In a controversial decision, former Gov. Robert Bentley (R) appointed then-Attorney General Strange to replace Sen. Jeff Sessions (R) immediately after the latter was confirmed as US attorney general. The move was controversial since Strange was reportedly investigating the governor regarding the situation for which he resigned earlier this week, but during the appointment process said that no such inquiry was underway. After the Senate appointment was made and a new state attorney general installed, it was confirmed that a Bentley investigation was in fact quickly progressing.

In addition to choosing Strange to replace Sen. Sessions, Gov. Bentley scheduled the special election to fill the balance of the current Senate term to run concurrently with the regular 2018 election schedule. Some argued that Bentley exceeded his authority because the state’s special election law indicates the vote should be called “forthwith.” Bentley and his legal team argued that the “forthwith” reference in the Alabama statute referred to officially calling the election, but not necessarily to conducting the vote. Bentley also argued it is more cost effective to hold the special concurrently with the regular general election rather than incur the expense of running a stand-alone statewide vote.

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Alabama Governor

By Jim Ellis

April 12, 2017 — Gov. Robert Bentley’s (R) resignation from office Monday, and his reported plea bargain agreement relating to charges that he squandered public and campaign funds in connection with maintaining and then covering up an extra-marital affair with a state employee changes the current Alabama political picture.

Bentley was ineligible to seek a third term, and his resignation comes ahead of what looked to be a sure impeachment. Lt. Gov. Kay Ivey (R) ascended to the governor’s office immediately upon Bentley’s resignation becoming official. Though she had not announced a campaign for governor next year, it was widely believed that Ivey would become a candidate.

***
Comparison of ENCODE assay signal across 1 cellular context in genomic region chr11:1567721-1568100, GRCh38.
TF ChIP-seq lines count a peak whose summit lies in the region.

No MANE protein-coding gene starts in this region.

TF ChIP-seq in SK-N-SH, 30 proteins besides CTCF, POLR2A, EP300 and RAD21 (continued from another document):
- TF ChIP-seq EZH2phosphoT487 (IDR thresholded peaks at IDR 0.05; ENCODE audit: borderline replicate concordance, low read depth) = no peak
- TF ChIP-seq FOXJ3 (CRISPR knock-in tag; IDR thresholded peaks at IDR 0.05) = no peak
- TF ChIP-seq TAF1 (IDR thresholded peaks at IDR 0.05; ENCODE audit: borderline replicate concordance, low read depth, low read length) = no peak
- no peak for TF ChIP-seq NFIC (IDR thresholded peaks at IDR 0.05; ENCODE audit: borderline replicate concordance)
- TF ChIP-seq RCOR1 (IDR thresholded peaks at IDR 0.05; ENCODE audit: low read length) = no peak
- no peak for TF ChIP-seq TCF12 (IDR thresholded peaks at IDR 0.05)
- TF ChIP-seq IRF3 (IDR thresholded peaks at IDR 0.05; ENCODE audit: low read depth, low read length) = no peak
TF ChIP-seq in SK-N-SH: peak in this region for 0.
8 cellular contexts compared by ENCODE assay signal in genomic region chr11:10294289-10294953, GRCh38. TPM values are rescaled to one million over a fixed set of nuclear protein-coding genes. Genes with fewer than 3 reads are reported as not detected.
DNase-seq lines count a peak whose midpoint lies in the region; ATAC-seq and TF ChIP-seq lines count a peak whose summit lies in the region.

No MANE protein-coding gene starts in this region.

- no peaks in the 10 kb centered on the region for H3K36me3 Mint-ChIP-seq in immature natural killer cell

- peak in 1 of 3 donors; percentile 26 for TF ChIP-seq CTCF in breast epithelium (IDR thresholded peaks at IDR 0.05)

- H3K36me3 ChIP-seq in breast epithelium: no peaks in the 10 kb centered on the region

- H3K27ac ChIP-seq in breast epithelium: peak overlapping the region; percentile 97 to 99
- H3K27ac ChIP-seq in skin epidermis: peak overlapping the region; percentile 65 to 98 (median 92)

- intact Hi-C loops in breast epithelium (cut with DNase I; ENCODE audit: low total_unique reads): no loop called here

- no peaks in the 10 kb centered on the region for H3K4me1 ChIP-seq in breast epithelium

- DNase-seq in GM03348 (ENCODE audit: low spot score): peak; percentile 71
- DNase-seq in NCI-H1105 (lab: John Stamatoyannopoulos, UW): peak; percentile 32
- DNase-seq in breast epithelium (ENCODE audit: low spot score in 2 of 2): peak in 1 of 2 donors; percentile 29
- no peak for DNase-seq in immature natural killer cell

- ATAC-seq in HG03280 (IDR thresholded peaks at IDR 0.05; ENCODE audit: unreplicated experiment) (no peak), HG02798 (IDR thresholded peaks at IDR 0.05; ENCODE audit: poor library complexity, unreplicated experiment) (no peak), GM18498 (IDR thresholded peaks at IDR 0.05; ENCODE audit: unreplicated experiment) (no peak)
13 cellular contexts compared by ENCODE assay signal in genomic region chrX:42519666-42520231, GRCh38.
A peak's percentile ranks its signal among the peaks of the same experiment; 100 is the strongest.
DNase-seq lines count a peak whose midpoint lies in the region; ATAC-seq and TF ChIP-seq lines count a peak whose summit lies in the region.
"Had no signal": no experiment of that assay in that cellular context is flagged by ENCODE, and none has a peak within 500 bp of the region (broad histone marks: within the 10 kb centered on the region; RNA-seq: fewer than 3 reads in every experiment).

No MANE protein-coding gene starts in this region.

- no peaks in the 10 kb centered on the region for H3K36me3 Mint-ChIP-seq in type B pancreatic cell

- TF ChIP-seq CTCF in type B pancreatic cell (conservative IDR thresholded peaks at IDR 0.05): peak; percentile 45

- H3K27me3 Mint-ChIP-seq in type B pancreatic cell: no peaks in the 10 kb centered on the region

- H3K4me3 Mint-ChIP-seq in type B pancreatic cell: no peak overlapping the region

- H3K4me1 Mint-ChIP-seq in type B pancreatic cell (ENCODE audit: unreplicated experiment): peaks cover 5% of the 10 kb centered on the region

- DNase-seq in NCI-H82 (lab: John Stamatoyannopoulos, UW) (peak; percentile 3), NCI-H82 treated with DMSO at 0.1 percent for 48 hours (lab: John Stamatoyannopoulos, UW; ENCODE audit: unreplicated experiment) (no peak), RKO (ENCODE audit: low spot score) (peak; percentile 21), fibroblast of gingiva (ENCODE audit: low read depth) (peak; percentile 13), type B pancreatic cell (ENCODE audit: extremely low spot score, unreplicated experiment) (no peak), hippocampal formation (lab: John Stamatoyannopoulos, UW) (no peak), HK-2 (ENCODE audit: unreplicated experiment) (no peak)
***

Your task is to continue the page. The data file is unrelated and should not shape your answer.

Now that she is governor, it remains to be seen if the long line of potential gubernatorial candidates will move forward with their own campaigns, remain on the sidelines if it looks like she will become a strong incumbent, or look toward appointed Sen. Luther Strange (R) who must stand for election in 2018 to serve the balance of the current term.

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Minnesota Already in High Gear

By Jim Ellis

April 10, 2017 — We’re 19 months from the next election, yet already major Minnesota political moves are being made. Though state law does not limit its governors to eight years in office, incumbent Mark Dayton (D) has already announced he will not seek a third term next year. His retirement decision is setting political musical chairs in motion.

Additionally, the Democratic Farm Labor Party, the state’s dominant political apparatus, was shaken in November as President Trump came within just 45,000 votes of winning the state and, in fact, carried five of Minnesota’s eight congressional districts. Together, these events have put much of the state’s liberal political establishment on edge.

Last week we reported that six-term Rep. Tim Walz (D-Mankato) formally announced his gubernatorial campaign and immediately took positive steps toward becoming a major contender. Walz arranged for fellow Rep. Collin Peterson (D-Detroit Lakes) to announce his support, which has strategic value. So does former Minneapolis Mayor R.T. Rybak (D) expressing public support for Walz’s gubernatorial aspirations.